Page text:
St Edmundsbury

*Business Directory
*Clubs & Societies
 Manor House
 M/S Light Railway
 Moyses Hall
 History of the Building
 12th Century Origins
 Merchants 1300 - 1600
 Policemen 1600 - 1892
 Museum 1892 - 99
 Neighbouring Buildings
 Building Architecture
 General Outline
 The South Elevation
 East & North Elevation
 Undercroft / W Gallery
 The Passage / Staircase
 The Solar / Hall
 The Edwardson Room
 The Collections
 The First Hunters
 Seasonal Settlers
 The First Farmers
 The Chieftains
 British Tribal Kingdoms
 Outpost of an Empire
 South Folk of East Angles
 Men of the Cloth
 Crime and Punishment
 Making Music
 Arms and Armour
 Health and Home
 Local Genius
 Wierd and Wonderful
 Archaeology Resources
 Sue Ryder
*Recommended Reading

site designed by mi

To contact mi, click here

This is an independent site
not associated with
St Edmundsbury Borough Council

Want to advertise here?



In 1892, the Police station moved from Moyse's Hall to new headquarters in St John's Street, and the idea of converting Moyse's Hall into a museum was first mooted. It was not immediately accepted, however. In the intervening period, part of the building was used by the Great Eastern Railway Company as a parcels and enquiry office. In 1894 the Guildhall Feoffees transferred both Moyse's Hall and the Guildhall to the Borough Council. The Borough Council proposed to turn Moyse's Hall into a fire station. Although this proposal was greeted by public protest, there is some evidence that it had already been used for storing fire-fighting equipment. An old photograph shows a row of hoses and other equipment probably used for fire-fighting, and a record of 1779 states that the Guildhall Feoffees gave permission 'for the making of a proper place for keeping one of the fire engines in some commodious part of the premises under the Bridewell'. The fire station proposal was eventually abandoned and the museum idea gathered strength.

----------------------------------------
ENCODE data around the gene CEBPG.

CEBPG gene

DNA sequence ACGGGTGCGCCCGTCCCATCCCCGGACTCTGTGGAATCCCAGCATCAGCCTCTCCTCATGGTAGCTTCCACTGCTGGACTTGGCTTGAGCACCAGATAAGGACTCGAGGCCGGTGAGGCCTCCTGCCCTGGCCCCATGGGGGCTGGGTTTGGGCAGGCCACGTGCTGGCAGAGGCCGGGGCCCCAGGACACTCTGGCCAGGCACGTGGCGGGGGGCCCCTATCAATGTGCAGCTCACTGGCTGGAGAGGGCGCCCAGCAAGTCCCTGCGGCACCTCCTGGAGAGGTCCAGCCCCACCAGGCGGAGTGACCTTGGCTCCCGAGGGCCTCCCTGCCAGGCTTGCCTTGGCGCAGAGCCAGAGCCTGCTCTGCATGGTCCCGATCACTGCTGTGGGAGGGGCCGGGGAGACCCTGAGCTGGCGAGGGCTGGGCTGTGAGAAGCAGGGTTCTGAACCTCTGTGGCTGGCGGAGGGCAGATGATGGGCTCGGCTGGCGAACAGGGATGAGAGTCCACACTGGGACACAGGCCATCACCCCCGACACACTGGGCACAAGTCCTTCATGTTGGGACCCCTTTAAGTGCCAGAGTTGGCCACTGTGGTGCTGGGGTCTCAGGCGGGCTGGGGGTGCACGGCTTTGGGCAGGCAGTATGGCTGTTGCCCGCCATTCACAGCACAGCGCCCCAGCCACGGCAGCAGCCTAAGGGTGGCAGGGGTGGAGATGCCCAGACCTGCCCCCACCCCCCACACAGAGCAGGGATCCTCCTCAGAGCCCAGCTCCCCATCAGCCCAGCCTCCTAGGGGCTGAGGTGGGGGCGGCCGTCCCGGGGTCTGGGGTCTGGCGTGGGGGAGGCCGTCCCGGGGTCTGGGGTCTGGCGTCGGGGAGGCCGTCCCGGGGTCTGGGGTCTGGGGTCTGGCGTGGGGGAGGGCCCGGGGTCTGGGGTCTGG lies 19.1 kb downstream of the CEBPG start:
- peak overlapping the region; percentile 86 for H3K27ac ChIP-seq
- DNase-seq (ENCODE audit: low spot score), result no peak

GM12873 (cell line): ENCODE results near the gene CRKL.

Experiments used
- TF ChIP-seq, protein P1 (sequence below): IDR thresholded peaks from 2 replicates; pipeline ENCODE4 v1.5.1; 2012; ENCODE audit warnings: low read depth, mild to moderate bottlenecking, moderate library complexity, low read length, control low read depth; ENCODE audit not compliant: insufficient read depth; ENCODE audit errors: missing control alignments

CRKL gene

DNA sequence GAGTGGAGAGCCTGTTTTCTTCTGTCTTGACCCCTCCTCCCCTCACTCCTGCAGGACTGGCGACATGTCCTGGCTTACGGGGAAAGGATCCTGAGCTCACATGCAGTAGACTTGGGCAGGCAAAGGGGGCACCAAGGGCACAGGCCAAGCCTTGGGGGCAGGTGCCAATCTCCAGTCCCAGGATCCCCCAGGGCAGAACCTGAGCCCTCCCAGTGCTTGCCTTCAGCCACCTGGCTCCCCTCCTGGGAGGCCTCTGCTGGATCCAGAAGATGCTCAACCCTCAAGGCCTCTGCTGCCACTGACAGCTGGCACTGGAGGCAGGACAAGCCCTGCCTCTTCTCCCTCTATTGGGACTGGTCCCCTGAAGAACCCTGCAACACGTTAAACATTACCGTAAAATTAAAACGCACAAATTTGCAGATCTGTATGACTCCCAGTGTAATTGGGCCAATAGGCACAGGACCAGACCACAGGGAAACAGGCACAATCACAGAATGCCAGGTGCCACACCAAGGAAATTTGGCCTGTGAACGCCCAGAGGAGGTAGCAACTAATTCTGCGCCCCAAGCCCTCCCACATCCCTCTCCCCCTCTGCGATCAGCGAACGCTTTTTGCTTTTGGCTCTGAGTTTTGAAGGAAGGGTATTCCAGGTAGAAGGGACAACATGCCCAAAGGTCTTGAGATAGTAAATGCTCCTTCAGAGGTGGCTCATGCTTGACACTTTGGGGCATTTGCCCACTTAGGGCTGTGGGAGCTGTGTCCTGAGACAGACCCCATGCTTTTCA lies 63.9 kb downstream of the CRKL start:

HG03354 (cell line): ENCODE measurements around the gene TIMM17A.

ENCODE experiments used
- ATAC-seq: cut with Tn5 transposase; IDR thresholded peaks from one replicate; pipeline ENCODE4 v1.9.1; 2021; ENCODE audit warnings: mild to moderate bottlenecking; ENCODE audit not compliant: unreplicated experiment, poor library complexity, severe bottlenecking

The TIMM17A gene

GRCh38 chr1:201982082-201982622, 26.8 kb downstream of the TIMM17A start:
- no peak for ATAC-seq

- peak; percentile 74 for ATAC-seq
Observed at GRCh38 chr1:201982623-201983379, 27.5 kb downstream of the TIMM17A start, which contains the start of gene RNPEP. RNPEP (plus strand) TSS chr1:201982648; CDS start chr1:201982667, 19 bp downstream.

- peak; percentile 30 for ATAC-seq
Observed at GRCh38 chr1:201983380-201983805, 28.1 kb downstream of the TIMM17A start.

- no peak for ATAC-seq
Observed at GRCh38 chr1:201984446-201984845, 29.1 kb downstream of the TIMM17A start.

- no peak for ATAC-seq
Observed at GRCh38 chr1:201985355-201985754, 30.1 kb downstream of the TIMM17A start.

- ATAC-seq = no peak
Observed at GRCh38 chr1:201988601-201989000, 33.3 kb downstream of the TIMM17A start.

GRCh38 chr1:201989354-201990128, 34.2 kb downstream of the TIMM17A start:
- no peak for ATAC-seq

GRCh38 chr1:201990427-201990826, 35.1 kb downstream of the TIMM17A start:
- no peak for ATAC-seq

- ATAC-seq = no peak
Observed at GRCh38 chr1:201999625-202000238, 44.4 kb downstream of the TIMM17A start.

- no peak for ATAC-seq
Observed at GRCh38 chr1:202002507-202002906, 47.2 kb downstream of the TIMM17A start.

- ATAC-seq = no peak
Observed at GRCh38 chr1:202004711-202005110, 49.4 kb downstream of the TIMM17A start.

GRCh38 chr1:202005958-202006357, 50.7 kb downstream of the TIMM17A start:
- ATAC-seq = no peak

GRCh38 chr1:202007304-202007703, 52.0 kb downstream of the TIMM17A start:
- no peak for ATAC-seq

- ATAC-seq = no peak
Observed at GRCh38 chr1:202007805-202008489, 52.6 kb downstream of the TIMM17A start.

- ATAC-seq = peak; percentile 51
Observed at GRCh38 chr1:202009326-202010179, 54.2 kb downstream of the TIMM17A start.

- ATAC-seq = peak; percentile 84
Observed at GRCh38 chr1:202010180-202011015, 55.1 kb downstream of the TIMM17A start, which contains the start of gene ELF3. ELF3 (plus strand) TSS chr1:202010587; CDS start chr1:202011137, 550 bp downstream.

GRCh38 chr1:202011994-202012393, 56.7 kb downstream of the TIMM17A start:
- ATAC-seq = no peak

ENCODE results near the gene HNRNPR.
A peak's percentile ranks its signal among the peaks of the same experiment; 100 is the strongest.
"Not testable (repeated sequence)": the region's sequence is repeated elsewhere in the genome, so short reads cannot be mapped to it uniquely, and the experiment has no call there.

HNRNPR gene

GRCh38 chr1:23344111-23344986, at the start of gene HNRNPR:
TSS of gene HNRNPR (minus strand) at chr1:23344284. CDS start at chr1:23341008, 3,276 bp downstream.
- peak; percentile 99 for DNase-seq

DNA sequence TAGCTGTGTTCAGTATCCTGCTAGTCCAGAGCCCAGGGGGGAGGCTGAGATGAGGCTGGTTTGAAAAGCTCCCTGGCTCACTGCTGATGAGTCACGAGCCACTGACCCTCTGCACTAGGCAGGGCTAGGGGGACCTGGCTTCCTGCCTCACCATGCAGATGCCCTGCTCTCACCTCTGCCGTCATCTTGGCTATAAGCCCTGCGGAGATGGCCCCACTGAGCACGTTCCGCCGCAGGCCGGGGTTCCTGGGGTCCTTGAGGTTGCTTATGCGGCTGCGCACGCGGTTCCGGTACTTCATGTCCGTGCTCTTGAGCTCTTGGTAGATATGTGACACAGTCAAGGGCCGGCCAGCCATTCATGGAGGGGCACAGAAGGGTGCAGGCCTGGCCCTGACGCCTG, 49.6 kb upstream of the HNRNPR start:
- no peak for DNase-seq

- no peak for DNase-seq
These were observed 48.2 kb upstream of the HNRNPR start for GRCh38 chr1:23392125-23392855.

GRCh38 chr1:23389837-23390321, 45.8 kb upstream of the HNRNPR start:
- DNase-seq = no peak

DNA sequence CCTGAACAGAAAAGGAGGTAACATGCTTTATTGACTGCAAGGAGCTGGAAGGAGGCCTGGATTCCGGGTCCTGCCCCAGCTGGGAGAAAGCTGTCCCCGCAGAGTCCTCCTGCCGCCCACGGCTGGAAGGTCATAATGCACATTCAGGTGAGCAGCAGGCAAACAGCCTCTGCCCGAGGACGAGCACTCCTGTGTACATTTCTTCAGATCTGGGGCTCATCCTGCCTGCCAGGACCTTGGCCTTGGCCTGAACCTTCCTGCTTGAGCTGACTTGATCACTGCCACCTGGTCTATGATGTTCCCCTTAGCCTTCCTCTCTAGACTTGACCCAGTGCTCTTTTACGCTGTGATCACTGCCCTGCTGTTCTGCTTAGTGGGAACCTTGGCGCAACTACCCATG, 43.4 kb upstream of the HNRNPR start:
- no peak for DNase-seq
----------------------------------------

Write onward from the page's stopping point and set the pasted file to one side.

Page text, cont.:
In May 1899, the museum was officially opened by Lord John Hervey. The collections displayed came from three main sources. The Bury St Edmunds and West Suffolk Archaeological Institute had collected together many artefacts and had presented these to the Borough Council in 1878, since when they had been stored out of sight at the Athenaeum. The master of the workhouse in College Street (successor to the workhouse in Moyse's Hall) had collected Bury St Edmunds books, keys and coins, and these were bought. The first curator, J. Jennings, arranged a collection of furniture, weapons, clothing, ornaments, etc., all lent by local people. Early pictures of the museum interior show these borrowed articles, some of which look very fine.